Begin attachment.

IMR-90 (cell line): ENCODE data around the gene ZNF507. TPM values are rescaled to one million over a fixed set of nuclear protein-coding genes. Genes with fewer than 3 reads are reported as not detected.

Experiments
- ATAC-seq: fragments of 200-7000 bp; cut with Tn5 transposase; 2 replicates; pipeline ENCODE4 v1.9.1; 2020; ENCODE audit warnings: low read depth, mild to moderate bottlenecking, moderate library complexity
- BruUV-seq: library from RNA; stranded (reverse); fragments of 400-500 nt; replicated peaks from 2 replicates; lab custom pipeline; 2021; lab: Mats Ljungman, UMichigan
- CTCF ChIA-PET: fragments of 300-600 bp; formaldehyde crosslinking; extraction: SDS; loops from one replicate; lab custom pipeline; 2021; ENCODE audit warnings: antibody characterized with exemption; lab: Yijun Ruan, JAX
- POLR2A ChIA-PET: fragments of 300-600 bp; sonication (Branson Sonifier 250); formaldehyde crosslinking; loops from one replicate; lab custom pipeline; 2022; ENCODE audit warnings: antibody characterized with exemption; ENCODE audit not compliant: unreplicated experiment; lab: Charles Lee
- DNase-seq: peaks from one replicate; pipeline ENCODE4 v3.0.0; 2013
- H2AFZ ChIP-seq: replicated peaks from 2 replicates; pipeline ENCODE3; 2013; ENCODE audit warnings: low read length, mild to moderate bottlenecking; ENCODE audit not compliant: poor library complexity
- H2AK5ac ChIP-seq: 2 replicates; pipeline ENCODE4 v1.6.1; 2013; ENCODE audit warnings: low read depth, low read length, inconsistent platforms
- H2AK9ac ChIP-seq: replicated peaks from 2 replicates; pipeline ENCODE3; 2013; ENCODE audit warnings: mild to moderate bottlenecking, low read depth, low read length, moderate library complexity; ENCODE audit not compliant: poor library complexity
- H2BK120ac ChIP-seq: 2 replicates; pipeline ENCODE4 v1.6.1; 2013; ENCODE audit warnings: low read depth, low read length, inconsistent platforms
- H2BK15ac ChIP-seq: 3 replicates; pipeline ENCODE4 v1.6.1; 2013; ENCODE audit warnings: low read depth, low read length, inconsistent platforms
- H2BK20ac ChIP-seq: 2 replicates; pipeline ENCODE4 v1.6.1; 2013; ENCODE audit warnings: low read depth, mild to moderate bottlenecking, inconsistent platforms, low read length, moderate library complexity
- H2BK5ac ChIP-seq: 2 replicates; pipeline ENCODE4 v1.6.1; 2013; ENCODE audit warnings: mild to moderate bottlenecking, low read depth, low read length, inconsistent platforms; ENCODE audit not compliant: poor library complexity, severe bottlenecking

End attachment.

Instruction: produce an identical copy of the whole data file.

IMR-90 (cell line): ENCODE data around the gene ZNF507. TPM values are rescaled to one million over a fixed set of nuclear protein-coding genes. Genes with fewer than 3 reads are reported as not detected.

Experiments
- ATAC-seq: fragments of 200-7000 bp; cut with Tn5 transposase; 2 replicates; pipeline ENCODE4 v1.9.1; 2020; ENCODE audit warnings: low read depth, mild to moderate bottlenecking, moderate library complexity
- BruUV-seq: library from RNA; stranded (reverse); fragments of 400-500 nt; replicated peaks from 2 replicates; lab custom pipeline; 2021; lab: Mats Ljungman, UMichigan
- CTCF ChIA-PET: fragments of 300-600 bp; formaldehyde crosslinking; extraction: SDS; loops from one replicate; lab custom pipeline; 2021; ENCODE audit warnings: antibody characterized with exemption; lab: Yijun Ruan, JAX
- POLR2A ChIA-PET: fragments of 300-600 bp; sonication (Branson Sonifier 250); formaldehyde crosslinking; loops from one replicate; lab custom pipeline; 2022; ENCODE audit warnings: antibody characterized with exemption; ENCODE audit not compliant: unreplicated experiment; lab: Charles Lee
- DNase-seq: peaks from one replicate; pipeline ENCODE4 v3.0.0; 2013
- H2AFZ ChIP-seq: replicated peaks from 2 replicates; pipeline ENCODE3; 2013; ENCODE audit warnings: low read length, mild to moderate bottlenecking; ENCODE audit not compliant: poor library complexity
- H2AK5ac ChIP-seq: 2 replicates; pipeline ENCODE4 v1.6.1; 2013; ENCODE audit warnings: low read depth, low read length, inconsistent platforms
- H2AK9ac ChIP-seq: replicated peaks from 2 replicates; pipeline ENCODE3; 2013; ENCODE audit warnings: mild to moderate bottlenecking, low read depth, low read length, moderate library complexity; ENCODE audit not compliant: poor library complexity
- H2BK120ac ChIP-seq: 2 replicates; pipeline ENCODE4 v1.6.1; 2013; ENCODE audit warnings: low read depth, low read length, inconsistent platforms
- H2BK15ac ChIP-seq: 3 replicates; pipeline ENCODE4 v1.6.1; 2013; ENCODE audit warnings: low read depth, low read length, inconsistent platforms
- H2BK20ac ChIP-seq: 2 replicates; pipeline ENCODE4 v1.6.1; 2013; ENCODE audit warnings: low read depth, mild to moderate bottlenecking, inconsistent platforms, low read length, moderate library complexity
- H2BK5ac ChIP-seq: 2 replicates; pipeline ENCODE4 v1.6.1; 2013; ENCODE audit warnings: mild to moderate bottlenecking, low read depth, low read length, inconsistent platforms; ENCODE audit not compliant: poor library complexity, severe bottlenecking